formularies and most useful insti• After taking his degree, Leigh- tutes of the primitive church. It ton past several years in 'travel, was probably from this period that and in the studies proper to qualify his veneration for the presbyterian him for future usefulness. It was platform began to abate. his mature opinion, that great ad- 'He was thirty years old before vantages are to be reaped from a he took holy orders : and in postresidence in foreign parts; inas- poning to so ripe an age his enmuch as a large acquaintance with trance on the ministry, as well as the sentiments of strangers, and in retiring so early as he did from with the civil and religious institu- its more laborious province, he tions, the manners and usages of acted agreeably to his avowed other countries, conduces to un. opinion, that some men preach sbackle the mind of indigenous too soon, and some too long. His prejudices, to abate the self-suffi- judgment of what is most reverent ciency of partial knowledge, and to towards God corresponded with produce a sober and charitable esti- those
of the Levitical mate of opinions that differ from economy, which prescribe a mature Many years afterwards,
age for engaging in the more he recommended a similar course arduous department of the sacerdotal to bis nephew, alleging, that there office, and grant an honourable is a very peculiar advantage in superannuation at that period of travel, not to be understood but life, when the strength of mind and by the trial of it; and that for body commonly begins to decay. himself he no-wise repented the It was on the sixteenth day of time he had spent in that way. December, A. D. 1641, that Leigh
• During his stay abroad, Leigh. ton was ordained and admitted ton was often at Douay, where minister of Newbottle, in Midsome of his relations were settled. lothian, a parish in the presbytery In this seminary he appears to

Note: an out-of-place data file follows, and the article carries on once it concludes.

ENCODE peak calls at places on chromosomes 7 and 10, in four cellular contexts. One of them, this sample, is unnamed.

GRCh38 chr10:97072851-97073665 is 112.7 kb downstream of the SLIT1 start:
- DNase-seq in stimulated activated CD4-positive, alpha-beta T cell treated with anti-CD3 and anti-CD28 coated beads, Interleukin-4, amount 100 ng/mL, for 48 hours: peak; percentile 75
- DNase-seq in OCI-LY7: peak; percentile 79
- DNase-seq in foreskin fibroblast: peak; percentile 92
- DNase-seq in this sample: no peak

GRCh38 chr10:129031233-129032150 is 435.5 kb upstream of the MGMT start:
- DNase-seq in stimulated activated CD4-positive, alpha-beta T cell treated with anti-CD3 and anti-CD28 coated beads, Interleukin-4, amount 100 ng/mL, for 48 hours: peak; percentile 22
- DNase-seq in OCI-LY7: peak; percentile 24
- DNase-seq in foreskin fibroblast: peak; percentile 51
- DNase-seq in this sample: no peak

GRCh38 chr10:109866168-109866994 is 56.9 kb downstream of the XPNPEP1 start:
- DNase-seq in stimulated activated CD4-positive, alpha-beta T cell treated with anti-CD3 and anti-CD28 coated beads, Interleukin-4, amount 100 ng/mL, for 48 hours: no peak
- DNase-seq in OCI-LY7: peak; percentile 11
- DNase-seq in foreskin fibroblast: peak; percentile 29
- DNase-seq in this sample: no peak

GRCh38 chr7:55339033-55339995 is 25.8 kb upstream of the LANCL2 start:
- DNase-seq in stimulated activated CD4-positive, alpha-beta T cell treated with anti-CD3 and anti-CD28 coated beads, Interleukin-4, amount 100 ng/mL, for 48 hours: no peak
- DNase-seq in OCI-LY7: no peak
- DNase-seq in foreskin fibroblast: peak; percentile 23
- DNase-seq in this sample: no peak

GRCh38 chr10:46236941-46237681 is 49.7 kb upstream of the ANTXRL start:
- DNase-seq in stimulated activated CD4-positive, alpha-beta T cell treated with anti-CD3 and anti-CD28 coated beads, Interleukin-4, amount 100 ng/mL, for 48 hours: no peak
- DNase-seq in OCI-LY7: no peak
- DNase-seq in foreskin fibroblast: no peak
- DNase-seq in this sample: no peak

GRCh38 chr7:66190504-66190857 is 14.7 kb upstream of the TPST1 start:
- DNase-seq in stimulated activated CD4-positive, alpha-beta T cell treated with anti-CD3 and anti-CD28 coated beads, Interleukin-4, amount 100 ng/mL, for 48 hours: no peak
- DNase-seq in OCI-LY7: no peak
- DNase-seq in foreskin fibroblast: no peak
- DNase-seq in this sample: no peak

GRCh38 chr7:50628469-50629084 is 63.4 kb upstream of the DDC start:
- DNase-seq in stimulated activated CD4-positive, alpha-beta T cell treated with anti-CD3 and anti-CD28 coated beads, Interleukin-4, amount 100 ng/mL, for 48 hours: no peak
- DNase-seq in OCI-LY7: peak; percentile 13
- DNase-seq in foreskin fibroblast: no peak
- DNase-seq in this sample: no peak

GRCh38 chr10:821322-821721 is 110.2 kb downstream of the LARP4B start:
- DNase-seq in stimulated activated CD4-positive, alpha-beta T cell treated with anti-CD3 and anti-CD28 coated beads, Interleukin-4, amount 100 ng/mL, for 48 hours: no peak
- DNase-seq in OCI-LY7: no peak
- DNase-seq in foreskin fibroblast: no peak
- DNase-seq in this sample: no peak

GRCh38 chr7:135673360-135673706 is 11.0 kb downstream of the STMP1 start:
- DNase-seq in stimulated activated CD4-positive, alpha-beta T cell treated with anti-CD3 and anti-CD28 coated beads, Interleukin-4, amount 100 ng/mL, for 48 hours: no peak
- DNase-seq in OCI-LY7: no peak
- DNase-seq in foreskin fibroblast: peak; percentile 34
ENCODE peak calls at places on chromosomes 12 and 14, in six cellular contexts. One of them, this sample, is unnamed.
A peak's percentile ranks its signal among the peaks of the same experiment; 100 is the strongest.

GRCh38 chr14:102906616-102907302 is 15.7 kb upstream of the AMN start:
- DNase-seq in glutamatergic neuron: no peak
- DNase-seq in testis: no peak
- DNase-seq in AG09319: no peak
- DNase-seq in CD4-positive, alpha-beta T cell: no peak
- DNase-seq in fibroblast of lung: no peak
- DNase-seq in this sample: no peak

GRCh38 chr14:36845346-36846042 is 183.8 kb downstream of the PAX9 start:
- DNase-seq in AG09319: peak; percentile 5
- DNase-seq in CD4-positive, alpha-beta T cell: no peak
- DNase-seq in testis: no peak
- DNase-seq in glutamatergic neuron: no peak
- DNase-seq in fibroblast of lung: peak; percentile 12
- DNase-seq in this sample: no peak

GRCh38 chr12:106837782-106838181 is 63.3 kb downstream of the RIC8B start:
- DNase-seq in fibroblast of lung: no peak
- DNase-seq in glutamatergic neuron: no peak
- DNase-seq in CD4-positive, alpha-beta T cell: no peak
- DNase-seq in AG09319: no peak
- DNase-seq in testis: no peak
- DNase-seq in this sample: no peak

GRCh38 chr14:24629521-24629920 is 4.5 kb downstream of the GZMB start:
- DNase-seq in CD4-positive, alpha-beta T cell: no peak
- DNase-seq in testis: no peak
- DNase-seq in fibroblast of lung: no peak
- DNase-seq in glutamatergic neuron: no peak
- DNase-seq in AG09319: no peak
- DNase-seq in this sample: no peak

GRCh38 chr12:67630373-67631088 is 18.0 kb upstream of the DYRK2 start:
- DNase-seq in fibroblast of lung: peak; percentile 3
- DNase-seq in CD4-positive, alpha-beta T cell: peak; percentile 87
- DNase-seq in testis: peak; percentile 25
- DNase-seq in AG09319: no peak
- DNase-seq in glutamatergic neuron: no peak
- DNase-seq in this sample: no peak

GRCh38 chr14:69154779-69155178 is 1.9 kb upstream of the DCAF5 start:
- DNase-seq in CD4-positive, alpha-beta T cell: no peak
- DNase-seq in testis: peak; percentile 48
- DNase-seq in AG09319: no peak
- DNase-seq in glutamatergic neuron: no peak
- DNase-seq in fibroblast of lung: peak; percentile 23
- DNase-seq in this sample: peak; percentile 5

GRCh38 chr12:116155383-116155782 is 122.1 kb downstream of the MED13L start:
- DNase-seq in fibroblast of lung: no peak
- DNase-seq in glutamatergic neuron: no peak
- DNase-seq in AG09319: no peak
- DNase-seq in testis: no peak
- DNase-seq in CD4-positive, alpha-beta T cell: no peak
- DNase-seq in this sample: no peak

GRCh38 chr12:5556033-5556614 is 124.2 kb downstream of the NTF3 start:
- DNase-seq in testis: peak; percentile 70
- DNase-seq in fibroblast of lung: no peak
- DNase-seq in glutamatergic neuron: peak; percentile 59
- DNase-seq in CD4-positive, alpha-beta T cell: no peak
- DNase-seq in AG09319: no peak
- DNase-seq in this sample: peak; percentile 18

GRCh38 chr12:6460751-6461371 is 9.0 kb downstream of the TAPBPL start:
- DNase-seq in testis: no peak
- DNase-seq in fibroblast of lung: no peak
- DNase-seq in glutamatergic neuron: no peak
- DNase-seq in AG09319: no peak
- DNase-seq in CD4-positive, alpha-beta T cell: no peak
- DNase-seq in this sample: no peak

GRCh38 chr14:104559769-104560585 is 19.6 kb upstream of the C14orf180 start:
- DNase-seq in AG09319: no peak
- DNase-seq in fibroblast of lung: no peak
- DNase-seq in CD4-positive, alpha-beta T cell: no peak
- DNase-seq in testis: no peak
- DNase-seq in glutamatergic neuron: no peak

of Dalkeith.' have met with some religionists, No information is afforded of his whose lives were framed on the early ministrations, but we are told strictest model of primitive piety. that it was his aim not to win Though keenly alive to the faults proselytes to a party, but converts of popery, he did not consider the to Jesus Christ; that he seldom Romish church to be utterly anti- attended the convocations of the christian; but thought he discerned presbyters, whose practice of desin it beautiful fragments of the canting from the pulpit on the original temple, however disfigured solemn league and covenant, he with barbarous additions, and al- greatly disapproved, and that on most hid beneath the rampant one occasion being publicly reprigrowth of a baleful superstition. manded in a synod for not preaching Having learnt from these better up the times, he asked, "Who
does preach up the times ?' and interests. During his whole life when it was answered that all the however, he invariably evinced the brethren did it,' he rejoined, · Then utmost indifference to moneyif you all preach up the times, you of this a very striking instance may surely allow one poor brother occurred wbile resident on his to preach up Christ Jesus and eternity.